Confucianism is a collection of ideologies developed from teachings of the Chinese philosopher, Confucius (ca. 551-479 B.C.). Confucius’ philosophies address every facet of life, from political to educational systems, as well as community and family life. He taught the importance of love and concern for others, to be achieved through self-discipline and being mindful of others.
Confucianism began as a Chinese belief system and even today is most prevalent in China, but has since spread to other nations, particularly Korea, Japan and Vietnam.
Confucius (Chinese: Kong Fuzi) lived from 551-479 b.c., at the same time as Buddha (ca. 560-481 b.c.). He was born in a feudal state in Shandong province. His father was a warrior. Confucius showed great skill as a student. At the age of 22 he opened a school. Many people came in search of his learning and wisdom. He was made minister of justice for the state, and during his administration brought moral order and prosperity.
Later Confucian Teachers
Mencius (fourth century b.c.)
Mencius (Chinese: Mengzi) added a mystical and intuitive approach to the ethics and morals: the Way of Heaven. He placed Confucius’s concern for humanity in relation to divine cosmic power. In Confucian writings the interdependence of human nature and divine power is discussed in terms of balance. The ideal is for a person to achieve harmony within themselves, balancing their emotions, and with the cosmic powers of life and creativity.
Xunzi (third century b.c.)
Confucius focused on concern for humanity and Mencius on humanity and the divine. Xunzi focused on a doctrine of ritual action. He created a pattern of ritual to give the spiritual and ethical ideals daily support.
Teachings of Confucius
- Concern for others (the fundamental moral virtue).
- Honoring one’s parents.
- Right behavior.
- Treating others as you would wish to be treated.
- Ruling with moral standing and benevolence.
The Chinese feudal society of Confucius’s time was unstable. Moral order had declined, thieving had increased in the countryside and murder had escalated in the cities. There was a gulf between the rich and poor, and many of the poor were hungry though there was enough food. Many rulers were corrupt and hated by their subjects.
Heaven and the Divine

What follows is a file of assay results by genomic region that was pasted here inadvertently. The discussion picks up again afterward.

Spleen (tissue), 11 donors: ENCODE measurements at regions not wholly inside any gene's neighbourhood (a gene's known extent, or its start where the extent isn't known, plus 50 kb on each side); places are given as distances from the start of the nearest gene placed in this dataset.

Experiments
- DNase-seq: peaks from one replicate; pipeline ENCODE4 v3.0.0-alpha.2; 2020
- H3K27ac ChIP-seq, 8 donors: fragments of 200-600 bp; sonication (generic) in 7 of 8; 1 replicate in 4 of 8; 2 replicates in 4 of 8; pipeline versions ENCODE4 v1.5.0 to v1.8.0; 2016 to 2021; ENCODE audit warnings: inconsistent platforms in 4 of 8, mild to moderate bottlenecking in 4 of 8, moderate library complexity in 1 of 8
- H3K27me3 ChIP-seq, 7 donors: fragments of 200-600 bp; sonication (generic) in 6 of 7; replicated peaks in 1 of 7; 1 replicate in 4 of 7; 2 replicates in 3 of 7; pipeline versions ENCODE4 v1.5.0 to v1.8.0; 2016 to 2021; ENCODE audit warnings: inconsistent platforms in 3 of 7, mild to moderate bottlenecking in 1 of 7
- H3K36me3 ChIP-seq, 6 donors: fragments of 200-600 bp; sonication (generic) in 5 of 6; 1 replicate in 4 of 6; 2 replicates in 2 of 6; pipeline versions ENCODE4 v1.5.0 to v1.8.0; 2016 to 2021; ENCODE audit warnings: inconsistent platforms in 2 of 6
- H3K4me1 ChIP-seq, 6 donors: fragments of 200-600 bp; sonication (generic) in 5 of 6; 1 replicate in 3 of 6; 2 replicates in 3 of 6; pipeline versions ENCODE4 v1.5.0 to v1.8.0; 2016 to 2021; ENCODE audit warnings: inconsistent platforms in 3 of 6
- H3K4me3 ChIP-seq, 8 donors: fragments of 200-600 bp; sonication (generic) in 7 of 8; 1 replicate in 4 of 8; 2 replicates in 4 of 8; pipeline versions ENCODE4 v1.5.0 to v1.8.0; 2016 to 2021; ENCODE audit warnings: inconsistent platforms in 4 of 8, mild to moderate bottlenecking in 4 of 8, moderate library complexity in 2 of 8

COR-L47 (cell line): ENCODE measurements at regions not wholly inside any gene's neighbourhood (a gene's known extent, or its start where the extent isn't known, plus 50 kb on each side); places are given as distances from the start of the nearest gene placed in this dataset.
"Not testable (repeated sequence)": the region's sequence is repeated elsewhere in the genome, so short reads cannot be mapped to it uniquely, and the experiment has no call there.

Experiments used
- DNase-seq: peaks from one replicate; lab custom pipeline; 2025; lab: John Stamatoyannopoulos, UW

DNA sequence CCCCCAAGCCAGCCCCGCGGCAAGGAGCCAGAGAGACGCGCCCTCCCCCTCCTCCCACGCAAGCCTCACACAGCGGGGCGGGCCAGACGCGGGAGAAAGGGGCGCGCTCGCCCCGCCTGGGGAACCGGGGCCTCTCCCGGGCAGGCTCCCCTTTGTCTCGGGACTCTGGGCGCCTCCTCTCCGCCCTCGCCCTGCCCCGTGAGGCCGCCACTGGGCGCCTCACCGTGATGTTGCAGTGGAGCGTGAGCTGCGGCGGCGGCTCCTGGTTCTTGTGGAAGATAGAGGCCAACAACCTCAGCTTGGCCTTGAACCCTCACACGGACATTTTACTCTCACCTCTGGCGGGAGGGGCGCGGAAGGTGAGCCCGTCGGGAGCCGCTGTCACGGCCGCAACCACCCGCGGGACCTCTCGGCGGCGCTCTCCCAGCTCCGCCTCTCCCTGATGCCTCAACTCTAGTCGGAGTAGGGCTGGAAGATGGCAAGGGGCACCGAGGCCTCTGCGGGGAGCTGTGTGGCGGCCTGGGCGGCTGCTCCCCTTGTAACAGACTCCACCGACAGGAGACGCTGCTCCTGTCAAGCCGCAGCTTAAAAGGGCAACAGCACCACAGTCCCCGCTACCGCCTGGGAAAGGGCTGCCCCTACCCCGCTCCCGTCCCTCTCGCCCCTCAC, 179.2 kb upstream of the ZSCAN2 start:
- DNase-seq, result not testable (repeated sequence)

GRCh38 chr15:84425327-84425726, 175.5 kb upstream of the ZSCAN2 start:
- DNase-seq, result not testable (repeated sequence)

Early Chinese writings refer to a supreme or highest god, named Heaven or Heavenly Emperor. Confucius shared this belief, saying: “He who offends against Heaven has no one to whom he can pray.” Heaven presided with moral law. Later followers regarded heaven as the divine moral power of the cosmos, expressed perfectly in harmony with humanity.
Confucianism was repressed during the Cultural Revolution (1966-1976). However, it became more fashionable in the late twentieth century. In fact, the Asian economic boom has been partly attributed to Confucian ethics such as valuing community above the individual. Many Chinese values may have roots in Confucianism (for example, family loyalty). Similarly, many values which are attributed to Confucianism may be cultural traits with various influences (for example, authoritarian government). Confucianism is now seen as a positive and inherently Chinese alternative to Western influences which threaten the old ways.
- Intercede for China, still deeply influenced by Confucianism. Pray that Chinese people would see a need for repentance and salvation through Christ.
- Pray that overlapping Christian and Confucian values, such as loyalty to family, would attract Chinese people to Christianity.
- Lift up Christian workers as they communicate the concept of heaven, God and the soul to those with different worldviews.
- Pray that Christianity would not be considered a foreign, threatening belief system for countries influenced by Confucian thought.
- Ask God to raise up godly Christian leaders in East Asia’s governments.